Top Flite 60-90 size P47 ARF… Final flight. Spektrum NX10 failure investigation begins.

My Top Flite P47 was a super flying airplane with a great power system and has been performing flawlessly.  I have been testing out some different props to determine best mix of power, speed and flight times attainable.  Have broken a few props but otherwise she was running great.

Unfortunately all good things must end and a couple weeks ago she ended a flight looking like this.

No photo description available.

Here’s how it went.  On takeoff, I started a nice steady climb and flipped both the landing gear up and flaps up switch.  As you can tell in this photo, the gear cycled all the way up successfully and I’m confident the flaps did as well from the way the it was flying.  I then made a left turn and was nearly in knife edge when I suddenly realized I was no longer in control of the airplane.  The plane was sliding on its wingtip toward the ground and nothing I could do with the sticks had any effect.  Being electric and a good way out I heard nothing other than a sickening crunch after it disappeared below the corn stalks…

In disgust I dropped my gaze to my radio and was surprised to discover there was no display and no lights whatsoever!  I removed my sun glasses to be sure and verified the radio was indeed off.  After walking back to a seating area (I needed to sit down) I turned the radio back on and it powered up normally and showed the battery was at 4.0 volts which is in the range of 80-90% of it’s full charge state… i.e. the transmitter battery is not dead or even low.  I then tried to figure out if my neck strap, clip or some placement of my hands could have turned the radio off and I cannot imagine how to make that happen while going through the maneuvers that I performed.  It takes a good 4-5 seconds of steady pressure on the power button to turn off the radio and in that time period before the plane stopped flying I had flipped two switches and moved both sticks to adjust throttle and perform my turn.  Try that and tell me if you can do it, even if you try!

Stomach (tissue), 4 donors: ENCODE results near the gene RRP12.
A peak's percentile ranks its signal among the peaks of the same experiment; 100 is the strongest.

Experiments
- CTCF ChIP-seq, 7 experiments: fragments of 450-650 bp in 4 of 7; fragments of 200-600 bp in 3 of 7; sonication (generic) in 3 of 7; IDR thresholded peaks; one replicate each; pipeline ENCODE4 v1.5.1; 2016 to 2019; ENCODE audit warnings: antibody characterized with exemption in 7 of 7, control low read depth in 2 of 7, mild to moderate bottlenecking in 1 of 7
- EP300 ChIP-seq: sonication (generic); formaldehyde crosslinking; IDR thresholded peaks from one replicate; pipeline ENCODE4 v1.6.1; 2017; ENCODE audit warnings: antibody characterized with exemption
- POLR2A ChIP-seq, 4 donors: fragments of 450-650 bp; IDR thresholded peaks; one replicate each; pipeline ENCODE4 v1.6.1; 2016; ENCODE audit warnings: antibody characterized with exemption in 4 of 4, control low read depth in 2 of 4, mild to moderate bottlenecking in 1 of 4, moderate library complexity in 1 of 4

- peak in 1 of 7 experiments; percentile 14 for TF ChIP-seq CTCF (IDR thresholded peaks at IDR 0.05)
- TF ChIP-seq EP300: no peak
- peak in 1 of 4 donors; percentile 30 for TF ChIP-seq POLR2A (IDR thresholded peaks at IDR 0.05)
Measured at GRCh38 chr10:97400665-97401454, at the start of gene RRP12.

After a long walk in the corn locating the “remains” I started reclaiming all the parts and considering the wingtip and nose in a near knife edge collision to the ground, the components aside from the airframe faired as well as could be expected.  The speed controller had a fan mounted on it… That plastic frame did not survive but the replacement is $10 and the speed controller itself has tested out to be in good condition so far and does not have a mark on it otherwise.  The receiver is likewise undamaged and tests good as do all the servos.  The motor had the worst result, being a bit dirt caked and the main shaft turned out to be bent.  I’ll post on that separately.  The retracts, as you can see in the photo were safely retracted before the loss of signal occurred and also seem to be unscathed.  Even the two batteries (a 6S 5000 and a 2S 5000 run in series) look in good shape and still charge as before.  As I said, things survived pretty well aside from the air frame.  It is a total loss with only the tail surfaces seemingly intact.

As you can imagine, this started a serious investigation into why the radio shut down.  I’ll post a new entry about that soon.

So ends my favorite war bird to date.  There will be a replacement of some sort soon!  Here’s hoping your flights are more successful than this one was.

 

New Radio – Spektrum NX10

NX10 Arrives

NX10 10-Channel Transmitter Only

Since February 2018, I’ve been primarily flying using the Spektrum iX12 transmitter.  I’ve certainly developed a love/hate relationship with the iX12 over the past 3 years.  I’m not overly fond of a touch screen  interface on a screen this small, the slow power up can occasionally be annoying and if you try to rush it you frequently run into disconcerting delays and seeming instability that requires a fresh shut down and restart.  Additionally, running anything more than the basic Airware app on the radio seems to be asking for trouble as the platform is just barely adequate to run it… let alone adding anything else into the mix.  On the other hand, the text to speech option really makes spoken prompts far more useful and the display is sharp.  Additionally, the built in WiFi and Bluetooth on the iX give you have capabilities that no other radio in the Spektrum line can match.  Wireless headset use, keyboard and mouse connection, direct download of updates, etc… Bottom line, while I can work with the iX12 and it has its strengths, it occasionally frustrates me so I decided when the NX line came out I’d grab a possible replacement and give it a try.